In regard to the cover story in the Flyer I picked up in Memphis during Elvis Week ("Elvis: 1935-2007," August 9th issue): Writers Greg Akers and Chris Herrington don't know their facts or have been given false information. It is a shame that this article went into many foreign fans' hands.
The very first paragraph is a lie: Elvis died at Graceland on August 16, 1977, not on August 6th at his Horn Lake, Mississippi, home. He was 42, not 72, when he died. Paragraph two is also untrue: Elvis never broke up with Colonel Parker at any time in his life and never went into mini-retirement, except when he gave four years to his country in the U.S. Army. And paragraph three is incorrect also: Elvis came back into public life in 1968 on national television, not in the 1980s. He performed in Las Vegas at the Hilton, not in Tunica.
And last, but not least, Elvis did not have a son named Jesse Vernon (who was pictured at the Circle G ranch). His only child was a girl, Lisa Marie. The whole article is just too hard to believe and doesn't do your writers or Elvis justice.
Editor's note: Also, paragraphs five through 85 were lies.
Coalition Mayoral Forum
Jackson Baker's article (Politics, August 16th issue) about the mayoral forum by the Coalition for a Better Memphis inspired me to share what I got out of the event. I went with an open mind to see which one of the four candidates would impress me.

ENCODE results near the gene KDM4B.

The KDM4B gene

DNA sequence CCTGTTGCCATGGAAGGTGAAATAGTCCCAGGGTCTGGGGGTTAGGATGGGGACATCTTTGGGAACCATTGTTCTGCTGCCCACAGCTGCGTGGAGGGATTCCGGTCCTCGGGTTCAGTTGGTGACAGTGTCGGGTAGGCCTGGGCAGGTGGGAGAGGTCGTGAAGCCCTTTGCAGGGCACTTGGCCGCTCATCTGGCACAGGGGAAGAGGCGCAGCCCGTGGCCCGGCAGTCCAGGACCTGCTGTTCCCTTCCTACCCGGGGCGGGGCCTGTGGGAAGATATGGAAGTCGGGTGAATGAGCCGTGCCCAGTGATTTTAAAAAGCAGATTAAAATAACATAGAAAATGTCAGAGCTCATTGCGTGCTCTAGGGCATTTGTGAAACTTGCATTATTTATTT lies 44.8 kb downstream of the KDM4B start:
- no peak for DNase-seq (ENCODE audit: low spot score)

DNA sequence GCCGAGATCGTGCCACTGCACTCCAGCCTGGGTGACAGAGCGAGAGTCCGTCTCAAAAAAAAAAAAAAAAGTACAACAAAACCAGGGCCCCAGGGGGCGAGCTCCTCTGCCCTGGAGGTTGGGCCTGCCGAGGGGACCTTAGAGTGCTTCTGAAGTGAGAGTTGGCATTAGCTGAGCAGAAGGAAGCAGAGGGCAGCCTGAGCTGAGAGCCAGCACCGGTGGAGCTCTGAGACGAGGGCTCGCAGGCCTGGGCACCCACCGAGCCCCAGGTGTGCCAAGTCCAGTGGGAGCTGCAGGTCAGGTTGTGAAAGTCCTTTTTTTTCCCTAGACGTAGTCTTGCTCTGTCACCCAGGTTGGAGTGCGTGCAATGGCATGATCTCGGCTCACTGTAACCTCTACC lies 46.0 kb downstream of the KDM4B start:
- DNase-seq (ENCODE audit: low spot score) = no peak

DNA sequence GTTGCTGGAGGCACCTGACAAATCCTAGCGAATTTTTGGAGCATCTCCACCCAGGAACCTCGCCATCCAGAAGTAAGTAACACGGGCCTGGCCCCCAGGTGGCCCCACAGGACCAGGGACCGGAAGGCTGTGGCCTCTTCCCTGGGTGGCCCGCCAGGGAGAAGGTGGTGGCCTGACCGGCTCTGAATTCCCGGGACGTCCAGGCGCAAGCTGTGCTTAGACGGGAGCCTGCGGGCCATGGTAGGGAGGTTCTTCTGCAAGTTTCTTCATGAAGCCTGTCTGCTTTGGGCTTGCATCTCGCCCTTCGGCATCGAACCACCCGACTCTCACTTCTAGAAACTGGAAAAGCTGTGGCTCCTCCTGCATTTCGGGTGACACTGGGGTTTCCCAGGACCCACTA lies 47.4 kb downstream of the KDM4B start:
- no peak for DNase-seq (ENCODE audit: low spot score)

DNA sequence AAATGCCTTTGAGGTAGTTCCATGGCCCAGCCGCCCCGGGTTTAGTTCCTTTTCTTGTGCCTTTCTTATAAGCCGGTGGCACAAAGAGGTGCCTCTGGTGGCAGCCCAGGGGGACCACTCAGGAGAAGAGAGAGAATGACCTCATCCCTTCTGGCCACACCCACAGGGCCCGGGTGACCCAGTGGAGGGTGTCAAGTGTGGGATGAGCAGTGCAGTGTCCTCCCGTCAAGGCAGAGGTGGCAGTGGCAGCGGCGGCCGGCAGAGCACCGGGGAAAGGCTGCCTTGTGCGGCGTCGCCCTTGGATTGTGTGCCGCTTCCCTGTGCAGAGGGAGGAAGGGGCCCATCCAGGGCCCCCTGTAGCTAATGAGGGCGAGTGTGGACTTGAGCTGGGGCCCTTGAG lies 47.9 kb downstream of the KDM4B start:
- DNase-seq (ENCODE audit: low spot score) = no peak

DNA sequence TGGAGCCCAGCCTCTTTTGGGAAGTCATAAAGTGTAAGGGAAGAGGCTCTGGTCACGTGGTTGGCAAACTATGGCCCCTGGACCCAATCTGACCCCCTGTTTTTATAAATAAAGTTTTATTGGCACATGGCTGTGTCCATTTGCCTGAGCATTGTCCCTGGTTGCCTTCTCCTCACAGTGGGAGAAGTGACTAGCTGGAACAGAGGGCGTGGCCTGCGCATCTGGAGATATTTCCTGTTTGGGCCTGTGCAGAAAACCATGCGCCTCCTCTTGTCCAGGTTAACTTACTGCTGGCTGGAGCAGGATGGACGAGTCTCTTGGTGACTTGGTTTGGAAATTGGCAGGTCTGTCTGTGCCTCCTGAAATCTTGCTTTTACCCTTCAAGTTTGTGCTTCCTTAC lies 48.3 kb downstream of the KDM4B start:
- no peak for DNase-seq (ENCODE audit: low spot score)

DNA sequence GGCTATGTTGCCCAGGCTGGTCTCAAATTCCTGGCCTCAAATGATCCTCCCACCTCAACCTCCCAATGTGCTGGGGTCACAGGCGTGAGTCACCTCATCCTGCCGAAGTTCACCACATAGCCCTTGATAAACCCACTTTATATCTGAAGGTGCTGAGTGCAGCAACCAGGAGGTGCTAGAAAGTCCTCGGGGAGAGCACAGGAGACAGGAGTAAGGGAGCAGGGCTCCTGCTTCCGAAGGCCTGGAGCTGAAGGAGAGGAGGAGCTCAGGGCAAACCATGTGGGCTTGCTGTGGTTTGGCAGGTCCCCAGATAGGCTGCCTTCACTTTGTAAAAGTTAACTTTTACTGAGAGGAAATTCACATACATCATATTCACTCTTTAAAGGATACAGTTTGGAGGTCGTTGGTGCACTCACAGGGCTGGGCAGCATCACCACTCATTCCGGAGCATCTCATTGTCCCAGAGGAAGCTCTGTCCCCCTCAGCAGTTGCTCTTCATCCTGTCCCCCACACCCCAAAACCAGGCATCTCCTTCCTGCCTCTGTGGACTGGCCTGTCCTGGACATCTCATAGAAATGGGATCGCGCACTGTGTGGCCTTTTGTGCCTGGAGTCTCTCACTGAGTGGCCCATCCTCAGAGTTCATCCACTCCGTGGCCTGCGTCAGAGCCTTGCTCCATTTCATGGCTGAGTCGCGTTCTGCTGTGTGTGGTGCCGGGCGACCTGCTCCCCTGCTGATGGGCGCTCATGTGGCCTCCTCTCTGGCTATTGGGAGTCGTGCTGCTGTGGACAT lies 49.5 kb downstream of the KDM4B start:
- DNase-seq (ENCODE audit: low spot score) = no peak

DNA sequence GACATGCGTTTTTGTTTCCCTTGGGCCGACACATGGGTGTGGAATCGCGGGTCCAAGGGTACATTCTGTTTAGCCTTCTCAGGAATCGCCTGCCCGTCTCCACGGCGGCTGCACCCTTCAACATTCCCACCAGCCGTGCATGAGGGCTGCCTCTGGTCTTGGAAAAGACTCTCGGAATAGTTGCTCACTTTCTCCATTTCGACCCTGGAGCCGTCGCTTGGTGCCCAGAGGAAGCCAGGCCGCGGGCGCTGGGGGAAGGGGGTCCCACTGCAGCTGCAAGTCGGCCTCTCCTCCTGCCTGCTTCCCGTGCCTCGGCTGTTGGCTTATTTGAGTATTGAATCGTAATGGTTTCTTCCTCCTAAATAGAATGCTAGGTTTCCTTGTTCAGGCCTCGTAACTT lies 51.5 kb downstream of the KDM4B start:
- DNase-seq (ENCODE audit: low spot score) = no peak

John Willingham seemed tired. I think he did well as a commissioner and would vote for him if he ran again for a commission seat.
Herman Morris seemed energetic and determined, a man with a vision and a plan to get the job done. He impressed me as the most capable and as most knowledgeable.
Mayor Willie Herenton kept talking about what a great job he has done. I thought: Great job for whom? I drove by impoverished areas on the way downtown, full of people barely hanging on. Maybe some builders and developers would agree with Herenton.
Carol Chumney: All I can recall hearing her say was that she needed to be mayor so she could solve all our problems. But wasn't she on the City Council when they approved 300 appointed positions for the mayor at six-digit salaries when only 160 are allotted under the city charter?
We need new leadership to be in charge of the city. The old ones have lost their usefulness. R.J. Best Memphis
MLGW "Rate Hike"
The mention of a "rate hike" in the August 23rd Flyer's "Cheat Sheet" is incorrect and doesn't take into consideration the basic relationship of consumption to a person's bill.
We [at MLGW] attributed that average increase to the current record-setting electric usage we've seen in the past few weeks. People in Shelby County are using more electricity than ever before and therefore can expect their bills to be higher.
In addition, Shelby County residents have some of the highest electric usage in the nation. If you've got your thermostat set to 75 and the temperature's 85 outside, your system doesn't use nearly as much electricity as it does with the current temperatures. You can even use a gasoline analogy: The more you put in your tank, the higher your cost.
We hope that the Flyer can assist us in the future in helping customers to understand the relationship that their usage has with their bills.
Glen Thomas, Supervisor
MLGW Corporate Communications
Women in Black
It was good of the Flyer to write about the Memphis "Women in Black" (August 23rd issue). Like water on a stone, small acts of quiet and determined defiance can make a difference on this planet over time.
I have driven down Cooper on a number of Wednesdays and wondered, Who are these women and why do they do it? Now, thanks to the Flyer, I know. Hopefully, their persistent protest will inspire others to join in.